Warigia M. Bowman has posted “Dikos Nitsaa’igii-19 (The Big Cough): Coal, COVID, and the Navajo Nation” on SSRN.
Here is the abstract:
This essay makes the following arguments. First, the US federal government knows how to electrify remote rural areas, and has in fact electrified rural areas as remote and inaccessible as the Appalachian Mountains. Yet, the US government has failed to electrify Navajo. Second, Navajo Nation is surrounded by power plants which send electricity to Phoenix, Los Angeles, and parts distant, yet transmission lines and infrastructure have not been properly extended from those power plants to inside of Navajo Nation. Third, the health risks of residential coal burning are well known, and given the health risks of COVID-19 and the fact that underlying respiratory conditions make the Navajo quite susceptible to this disease, the need to address this infrastructure gap is urgent.
Jason Robison has posted “Indigenizing Grand Canyon,” forthcoming in the Utah Law Review, on SSRN.
Here is the abstract:
The magical place commonly called the “Grand Canyon” is Native space. Eleven tribes hold traditional connections to the canyon according to the National Park Service. This Article is about relationships between these tribes and the agency—past, present, and future. Grand Canyon National Park’s 2019 centennial afforded a valuable opportunity to reflect on these relationships and to envision what they might become. A reconception of the relationships has begun in recent decades that reflects a shift across the National Park System as a whole. This reconception should continue. Drawing on the tribal vision for Bears Ears National Monument, this Article advocates for Grand Canyon tribes and the Park Service to consider forming a Grand Canyon Commission for cooperative management of Grand Canyon National Park. Establishing this Commission would mark the vanguard of the relational reconception, and, in this precise sense, the Commission would lay a foundation for “indigenizing” Grand Canyon.
Elizabeth Ann Kronk Warner and Heather Tanana have posted “Indian Country Post McGirt: Implications for Traditional Energy Development and Beyond” on SSRN.
The decision in McGirt v. Oklahoma is being heralded as the most important Indian law decision of the last 100 years, as it affirmed the reservation boundaries of the Muscogee (Creek) Reservation – an area long considered by many to be under Oklahoma’s jurisdiction. Yet, following release of the Court’s decision, the outcry from the oil and gas industry was almost instantaneous, as roughly twenty five percent of Oklahoma’s oil and gas well and sixty percent of its oil refineries are impacted by the Court’s decision. Additionally, the territory affected by the Court’s decision also includes pipelines crucial to the successful operation of the nationwide Keystone XL pipeline. While the Court was clear that its holding was limited to criminal jurisdiction under the Major Crimes Act, the decision nonetheless has broader implications for Indian country, including natural resource development and regulatory framework. Because the oil and gas industry will now have to work with tribes and the federal government instead of favorable state officials, industry officials decry the Court’s decision as being detrimental to the industry. But what exactly will be the impact of the Court’s McGirt decision on the oil and gas industry, and the natural resources development in Indian country more broadly? While the full impacts of the Court’s decision are only beginning to unfold, this Article seeks to answer the questions left hanging by the Court’s decision as they relate to traditional energy development. This Article explores the future impacts of the McGirt decision on traditional energy development. The second Part of the article summarizes the legal background that governs oil and gas development in Indian country. Part three provides an in-depth analysis of McGirt—first, describing its predecessor, Sharp v. Murphy, followed by an explanation of McGirt and its holding. The article concludes by discussing future implications of McGirt, including what it means for oil and gas development going forward as well as collateral effects. The article constitutes an important scholarly contribution as it answers important questions left open after the Court’s decision and explains how the Court’s decision has broader implications for Indian country and natural resource development generally.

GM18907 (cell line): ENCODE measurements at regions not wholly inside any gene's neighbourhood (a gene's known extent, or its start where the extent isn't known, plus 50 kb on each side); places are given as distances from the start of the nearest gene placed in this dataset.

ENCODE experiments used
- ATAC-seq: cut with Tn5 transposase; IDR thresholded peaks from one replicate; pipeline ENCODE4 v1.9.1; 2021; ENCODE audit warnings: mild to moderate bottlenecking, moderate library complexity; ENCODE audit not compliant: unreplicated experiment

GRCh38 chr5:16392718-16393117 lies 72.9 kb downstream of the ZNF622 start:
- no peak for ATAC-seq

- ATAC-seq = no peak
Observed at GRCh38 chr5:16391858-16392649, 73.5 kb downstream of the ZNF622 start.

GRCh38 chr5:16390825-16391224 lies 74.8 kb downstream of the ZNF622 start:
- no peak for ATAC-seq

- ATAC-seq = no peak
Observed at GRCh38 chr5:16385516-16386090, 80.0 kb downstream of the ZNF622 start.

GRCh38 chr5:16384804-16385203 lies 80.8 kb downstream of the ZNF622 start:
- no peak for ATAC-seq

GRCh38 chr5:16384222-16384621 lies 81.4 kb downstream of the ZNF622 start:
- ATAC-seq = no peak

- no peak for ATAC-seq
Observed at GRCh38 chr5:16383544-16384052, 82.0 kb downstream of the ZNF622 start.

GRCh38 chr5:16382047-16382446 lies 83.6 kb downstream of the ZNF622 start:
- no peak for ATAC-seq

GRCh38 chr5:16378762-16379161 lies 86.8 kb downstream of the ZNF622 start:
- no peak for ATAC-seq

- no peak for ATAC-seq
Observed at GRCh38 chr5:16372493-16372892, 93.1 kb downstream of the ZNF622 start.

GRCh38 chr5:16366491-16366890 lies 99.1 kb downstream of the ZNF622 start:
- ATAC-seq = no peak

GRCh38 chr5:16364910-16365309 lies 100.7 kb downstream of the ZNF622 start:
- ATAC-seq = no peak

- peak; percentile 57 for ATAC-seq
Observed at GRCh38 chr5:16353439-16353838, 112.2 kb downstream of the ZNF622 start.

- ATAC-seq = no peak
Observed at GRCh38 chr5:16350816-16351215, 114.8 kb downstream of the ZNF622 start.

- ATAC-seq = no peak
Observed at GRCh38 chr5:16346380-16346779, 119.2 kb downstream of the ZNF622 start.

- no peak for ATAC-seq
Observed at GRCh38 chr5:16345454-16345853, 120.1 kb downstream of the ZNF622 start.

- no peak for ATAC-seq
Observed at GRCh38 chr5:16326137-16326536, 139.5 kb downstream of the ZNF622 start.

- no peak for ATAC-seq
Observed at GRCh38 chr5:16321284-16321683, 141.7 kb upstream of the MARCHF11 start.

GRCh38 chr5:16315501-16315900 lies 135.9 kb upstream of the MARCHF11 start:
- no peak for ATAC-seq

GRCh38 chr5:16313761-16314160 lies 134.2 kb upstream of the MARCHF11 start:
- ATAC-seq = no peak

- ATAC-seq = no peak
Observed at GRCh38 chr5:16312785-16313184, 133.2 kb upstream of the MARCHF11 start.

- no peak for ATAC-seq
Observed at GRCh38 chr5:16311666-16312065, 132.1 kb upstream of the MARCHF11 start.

Here is the complaint in Native Village of Venetie v. Bernhardt (D. Alaska):